Before we get started I want to mention two things: first, try and match your top thread to your fabric as best you can. When the light shines through the stitching is much more subtle. Second, if you can, keep an eye on where your shirring lines begin and end. Try to begin and end each row along the same line. Your backstitching will show up thicker in these areas, and if they're all along the same line you can put this part to the back and no one will notice. OK, here we go.
To make this lampshade I used a plain white lampshade, the kind that looks like a cone with the top hacked off. I also used elastic sewing thread (a few dollars at almost any craft store), regular sewing thread, and a yard of fabric. Depending on your shade you may need more or less, but I'd rather be safe than sorry, so I tend to go overboard.
'Dis my lampshade, yo.
I used Michael Miller's 'Henna Garden' in the pink colorway.
If you've ever made a circle skirt these next few steps may seem familiar. Measure the circumference at the top of the shade. Mine measured 17 inches. I wanted this to fit snugly so I could still see the fabric pattern, so I added an inch for ease, and divided by 4 (you'll see why in a bit). If you'd like yours to fit a bit looser and show more of the shirring you could add a few inches, but don't go too loose or it won't stay up. Alternatively, don't go too tight or you'll get lampshade wedgies, haha. Next, measure the shade from top to bottom. Mine was 7 inches. I figured an extra inch at both the top and bottom for hems. If you look at my picture below, you'll see that my ease-added circumference divided by 4 is 4.5 inches, and my length (with hems) will be 9 inches. The bottom circumference isn't necessary, but I already drew the picture, so just ignore it.
This is the nicest thing I've drawn in a long time. No, seriously...it is.
Next, fold your fabric in half, selvage to selvage. Then fold it half the other way so that the raw edges meet. You should have 2 sides that are all folds, and 2 sides that are raw edges. Now you're going to draw two cutting lines. This will be less frustrating if you sketch yourself a pattern, unless you're super-duper at drawing circles. You're going to want to make an arc that is the length of your ease-added top circumference divided by 4 (mine was 4.5 inches, remember?). Then, you're going to make a second arc; mine is 9 inches away (my length measurement). Cut your pattern on those 2 lines you just drew.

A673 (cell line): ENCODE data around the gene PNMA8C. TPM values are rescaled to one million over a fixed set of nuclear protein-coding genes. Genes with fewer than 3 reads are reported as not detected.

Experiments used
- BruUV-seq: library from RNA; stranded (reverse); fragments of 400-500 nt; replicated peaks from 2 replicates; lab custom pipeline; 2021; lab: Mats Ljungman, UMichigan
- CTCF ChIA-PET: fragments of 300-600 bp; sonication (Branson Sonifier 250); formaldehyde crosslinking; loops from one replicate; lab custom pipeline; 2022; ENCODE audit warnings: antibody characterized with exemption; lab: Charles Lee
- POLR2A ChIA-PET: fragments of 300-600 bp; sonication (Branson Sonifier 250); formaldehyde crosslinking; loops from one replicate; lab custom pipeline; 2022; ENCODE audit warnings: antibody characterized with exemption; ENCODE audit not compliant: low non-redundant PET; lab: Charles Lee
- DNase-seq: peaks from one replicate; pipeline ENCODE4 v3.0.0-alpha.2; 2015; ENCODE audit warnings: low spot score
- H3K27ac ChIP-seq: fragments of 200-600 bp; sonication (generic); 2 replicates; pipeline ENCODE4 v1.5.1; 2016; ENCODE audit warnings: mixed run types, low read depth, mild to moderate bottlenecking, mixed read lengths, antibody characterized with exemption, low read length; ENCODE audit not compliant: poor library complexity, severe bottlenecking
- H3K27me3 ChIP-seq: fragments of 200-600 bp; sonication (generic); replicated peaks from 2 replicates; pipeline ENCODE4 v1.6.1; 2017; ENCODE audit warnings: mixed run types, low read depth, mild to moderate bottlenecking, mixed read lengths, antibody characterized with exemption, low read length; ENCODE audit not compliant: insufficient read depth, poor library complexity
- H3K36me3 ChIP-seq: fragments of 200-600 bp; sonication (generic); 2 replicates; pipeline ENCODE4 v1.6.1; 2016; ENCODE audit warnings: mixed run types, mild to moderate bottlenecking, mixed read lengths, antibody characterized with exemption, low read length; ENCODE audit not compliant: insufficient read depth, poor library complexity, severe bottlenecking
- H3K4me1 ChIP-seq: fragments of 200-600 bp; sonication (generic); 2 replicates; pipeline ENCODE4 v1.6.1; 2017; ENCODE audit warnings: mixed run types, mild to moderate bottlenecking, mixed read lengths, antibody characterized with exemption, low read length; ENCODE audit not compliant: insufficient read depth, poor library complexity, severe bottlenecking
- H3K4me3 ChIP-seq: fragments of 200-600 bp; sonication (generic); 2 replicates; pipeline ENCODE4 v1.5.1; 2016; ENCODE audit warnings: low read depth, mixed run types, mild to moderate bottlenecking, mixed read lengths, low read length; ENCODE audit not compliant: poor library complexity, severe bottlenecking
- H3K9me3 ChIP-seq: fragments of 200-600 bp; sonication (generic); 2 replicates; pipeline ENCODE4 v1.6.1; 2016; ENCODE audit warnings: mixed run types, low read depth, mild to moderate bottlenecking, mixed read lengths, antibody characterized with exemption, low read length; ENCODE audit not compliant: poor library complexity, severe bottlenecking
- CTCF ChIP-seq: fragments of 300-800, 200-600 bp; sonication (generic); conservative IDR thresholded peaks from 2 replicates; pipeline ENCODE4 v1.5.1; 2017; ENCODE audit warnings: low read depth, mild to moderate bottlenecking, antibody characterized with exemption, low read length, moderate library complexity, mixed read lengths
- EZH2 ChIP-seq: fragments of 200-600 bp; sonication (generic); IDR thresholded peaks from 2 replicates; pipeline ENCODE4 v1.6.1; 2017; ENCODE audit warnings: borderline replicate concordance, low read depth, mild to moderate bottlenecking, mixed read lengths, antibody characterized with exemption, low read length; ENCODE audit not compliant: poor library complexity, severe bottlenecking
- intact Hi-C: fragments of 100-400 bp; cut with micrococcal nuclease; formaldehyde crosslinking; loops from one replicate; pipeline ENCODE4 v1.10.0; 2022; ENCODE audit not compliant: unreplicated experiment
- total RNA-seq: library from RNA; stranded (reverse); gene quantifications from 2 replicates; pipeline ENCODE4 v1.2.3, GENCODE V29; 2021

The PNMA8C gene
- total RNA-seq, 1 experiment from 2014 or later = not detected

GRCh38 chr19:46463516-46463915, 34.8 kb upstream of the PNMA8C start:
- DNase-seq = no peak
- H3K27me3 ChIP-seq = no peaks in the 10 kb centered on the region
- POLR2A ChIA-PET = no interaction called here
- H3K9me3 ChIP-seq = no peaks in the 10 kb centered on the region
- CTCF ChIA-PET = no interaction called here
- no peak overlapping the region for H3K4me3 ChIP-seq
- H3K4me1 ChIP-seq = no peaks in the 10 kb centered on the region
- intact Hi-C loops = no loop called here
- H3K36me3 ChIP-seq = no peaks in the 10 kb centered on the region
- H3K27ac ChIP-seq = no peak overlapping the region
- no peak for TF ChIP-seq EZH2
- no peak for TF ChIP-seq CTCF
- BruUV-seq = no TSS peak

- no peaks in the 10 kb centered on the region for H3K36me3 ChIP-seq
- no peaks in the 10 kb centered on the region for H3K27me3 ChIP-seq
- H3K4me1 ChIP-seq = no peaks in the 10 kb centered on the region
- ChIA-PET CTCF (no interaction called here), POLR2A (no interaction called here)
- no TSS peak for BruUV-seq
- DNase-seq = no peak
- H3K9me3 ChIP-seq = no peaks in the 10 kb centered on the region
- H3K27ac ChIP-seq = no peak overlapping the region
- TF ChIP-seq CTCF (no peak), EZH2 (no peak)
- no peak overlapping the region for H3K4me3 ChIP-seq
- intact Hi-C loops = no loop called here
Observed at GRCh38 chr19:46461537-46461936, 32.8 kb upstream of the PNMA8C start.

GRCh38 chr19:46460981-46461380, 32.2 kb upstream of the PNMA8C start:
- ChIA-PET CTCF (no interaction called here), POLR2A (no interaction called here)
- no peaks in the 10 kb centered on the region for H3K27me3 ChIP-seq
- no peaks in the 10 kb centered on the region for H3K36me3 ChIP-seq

I hope you're appreciating this fancy artwork.
Place your pattern piece and pin down on your fabric, matching the edges up with the folds. Cut.
When you unfold this middle piece, you should have a big fabric doughnut. Make sure you press it nice and purdy. I probably should have done that first, but I like to live on the edge.
The next part is kinda boring (sorry, but it can't all be high-kicks and giggles). On both the top and bottom circumferences, I measured up 3/8 inch, pinned and pressed, and then 3/8 again to enclose the raw edges. As I factored in an inch for each hem, this leaves me with 1/4 inch above and below the rims of the shade. If you'd like it to fit more flush then do 1/2 inch hems, but I wanted that extra little bit for a slight ruffly effect. Then stitch and press those hems down.
You might want to make some tea for this step.
This picture serves no purpose other than I always like when people post close-ups of their sewing machines at work.
At this point, you should have a big circle with all raw edges under control. Now you're going to shir. Have you read that tutorial yet on shirring? If you're a procrastinator go and do it now....we'll wait for you to get back. If you have, then carry on.... I tried to keep my lines between 1/4 and 3/8 inch apart; some of the lines are wonky but you can't really tell because of the shirring. Keep going until you've got the whole thing shirred. You should have a scrunchy looking little thing:
It's sort of sad looking, but that's because it's not fulfilling its destiny yet...
Give it a little try-on to see if it fits.
See? You can still see the shirring, but you can also see the pattern.
If it's a little too large you can sew a small seam to make it a bit tighter. I then took it off and pressed the top and bottom edges to neaten up that ruffle a little bit, and to tighten up the shirring. If you like the looser effect then you don't have to press it at all. Consider yourself done!
I could have just gotten a whole new lamp...but this way I get a cute shade AND that adorable heart pull chain.
See? Cute! You may think this would dim the lighting a little bit but I can assure you it does not. I do the majority of my reading in bed aided by this lamp, and I haven't noticed a difference. The best part is that it's removable--you can get so many looks without having to spend a ton of money.
My sister requested one, but her lampshade is more of a topless pyramid, so I have to figure out the geometry for that one....actually, she'll probably do it. I didn't get the math brain...
As ever if you have any questions don't hesitate to ask.